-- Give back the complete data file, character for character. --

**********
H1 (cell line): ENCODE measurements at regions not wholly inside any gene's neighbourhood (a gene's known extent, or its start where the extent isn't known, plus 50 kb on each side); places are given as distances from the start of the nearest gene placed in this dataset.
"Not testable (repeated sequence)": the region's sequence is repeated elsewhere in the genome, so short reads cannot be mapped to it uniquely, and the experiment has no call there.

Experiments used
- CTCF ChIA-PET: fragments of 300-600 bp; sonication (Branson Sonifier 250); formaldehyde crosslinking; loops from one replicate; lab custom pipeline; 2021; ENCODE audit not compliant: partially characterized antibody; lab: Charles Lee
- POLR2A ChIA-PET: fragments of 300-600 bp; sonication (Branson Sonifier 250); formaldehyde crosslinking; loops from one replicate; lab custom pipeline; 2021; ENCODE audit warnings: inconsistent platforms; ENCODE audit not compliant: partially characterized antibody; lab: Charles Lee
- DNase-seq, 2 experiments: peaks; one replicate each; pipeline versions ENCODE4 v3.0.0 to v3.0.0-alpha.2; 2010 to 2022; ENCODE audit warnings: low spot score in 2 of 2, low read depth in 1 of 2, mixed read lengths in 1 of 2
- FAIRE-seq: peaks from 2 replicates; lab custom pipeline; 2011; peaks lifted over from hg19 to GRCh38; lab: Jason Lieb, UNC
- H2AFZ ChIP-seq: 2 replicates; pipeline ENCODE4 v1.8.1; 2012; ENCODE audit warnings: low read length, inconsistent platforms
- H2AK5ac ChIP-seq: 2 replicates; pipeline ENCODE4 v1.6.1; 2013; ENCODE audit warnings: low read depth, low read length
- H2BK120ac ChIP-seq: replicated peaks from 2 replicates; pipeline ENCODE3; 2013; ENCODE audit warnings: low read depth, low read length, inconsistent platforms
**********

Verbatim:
H1 (cell line): ENCODE measurements at regions not wholly inside any gene's neighbourhood (a gene's known extent, or its start where the extent isn't known, plus 50 kb on each side); places are given as distances from the start of the nearest gene placed in this dataset.
"Not testable (repeated sequence)": the region's sequence is repeated elsewhere in the genome, so short reads cannot be mapped to it uniquely, and the experiment has no call there.

Experiments used
- CTCF ChIA-PET: fragments of 300-600 bp; sonication (Branson Sonifier 250); formaldehyde crosslinking; loops from one replicate; lab custom pipeline; 2021; ENCODE audit not compliant: partially characterized antibody; lab: Charles Lee
- POLR2A ChIA-PET: fragments of 300-600 bp; sonication (Branson Sonifier 250); formaldehyde crosslinking; loops from one replicate; lab custom pipeline; 2021; ENCODE audit warnings: inconsistent platforms; ENCODE audit not compliant: partially characterized antibody; lab: Charles Lee
- DNase-seq, 2 experiments: peaks; one replicate each; pipeline versions ENCODE4 v3.0.0 to v3.0.0-alpha.2; 2010 to 2022; ENCODE audit warnings: low spot score in 2 of 2, low read depth in 1 of 2, mixed read lengths in 1 of 2
- FAIRE-seq: peaks from 2 replicates; lab custom pipeline; 2011; peaks lifted over from hg19 to GRCh38; lab: Jason Lieb, UNC
- H2AFZ ChIP-seq: 2 replicates; pipeline ENCODE4 v1.8.1; 2012; ENCODE audit warnings: low read length, inconsistent platforms
- H2AK5ac ChIP-seq: 2 replicates; pipeline ENCODE4 v1.6.1; 2013; ENCODE audit warnings: low read depth, low read length
- H2BK120ac ChIP-seq: replicated peaks from 2 replicates; pipeline ENCODE3; 2013; ENCODE audit warnings: low read depth, low read length, inconsistent platforms